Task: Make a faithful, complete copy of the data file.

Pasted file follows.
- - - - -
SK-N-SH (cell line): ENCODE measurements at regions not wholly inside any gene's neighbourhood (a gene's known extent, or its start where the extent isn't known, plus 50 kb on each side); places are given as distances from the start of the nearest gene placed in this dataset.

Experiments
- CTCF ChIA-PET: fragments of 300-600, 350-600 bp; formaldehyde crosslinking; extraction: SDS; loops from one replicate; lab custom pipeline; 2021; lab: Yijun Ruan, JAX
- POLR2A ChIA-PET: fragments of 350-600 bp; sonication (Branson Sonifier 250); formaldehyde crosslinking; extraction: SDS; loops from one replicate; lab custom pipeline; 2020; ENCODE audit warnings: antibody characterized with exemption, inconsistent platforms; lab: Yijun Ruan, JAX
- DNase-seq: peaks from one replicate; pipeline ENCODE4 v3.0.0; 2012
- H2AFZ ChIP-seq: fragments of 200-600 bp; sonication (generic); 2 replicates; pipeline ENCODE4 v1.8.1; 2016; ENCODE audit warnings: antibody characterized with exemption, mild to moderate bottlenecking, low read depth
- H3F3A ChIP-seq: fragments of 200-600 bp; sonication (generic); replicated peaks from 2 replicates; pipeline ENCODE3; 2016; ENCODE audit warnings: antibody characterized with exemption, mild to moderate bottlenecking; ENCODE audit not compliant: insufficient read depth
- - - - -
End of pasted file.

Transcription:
SK-N-SH (cell line): ENCODE measurements at regions not wholly inside any gene's neighbourhood (a gene's known extent, or its start where the extent isn't known, plus 50 kb on each side); places are given as distances from the start of the nearest gene placed in this dataset.

Experiments
- CTCF ChIA-PET: fragments of 300-600, 350-600 bp; formaldehyde crosslinking; extraction: SDS; loops from one replicate; lab custom pipeline; 2021; lab: Yijun Ruan, JAX
- POLR2A ChIA-PET: fragments of 350-600 bp; sonication (Branson Sonifier 250); formaldehyde crosslinking; extraction: SDS; loops from one replicate; lab custom pipeline; 2020; ENCODE audit warnings: antibody characterized with exemption, inconsistent platforms; lab: Yijun Ruan, JAX
- DNase-seq: peaks from one replicate; pipeline ENCODE4 v3.0.0; 2012
- H2AFZ ChIP-seq: fragments of 200-600 bp; sonication (generic); 2 replicates; pipeline ENCODE4 v1.8.1; 2016; ENCODE audit warnings: antibody characterized with exemption, mild to moderate bottlenecking, low read depth
- H3F3A ChIP-seq: fragments of 200-600 bp; sonication (generic); replicated peaks from 2 replicates; pipeline ENCODE3; 2016; ENCODE audit warnings: antibody characterized with exemption, mild to moderate bottlenecking; ENCODE audit not compliant: insufficient read depth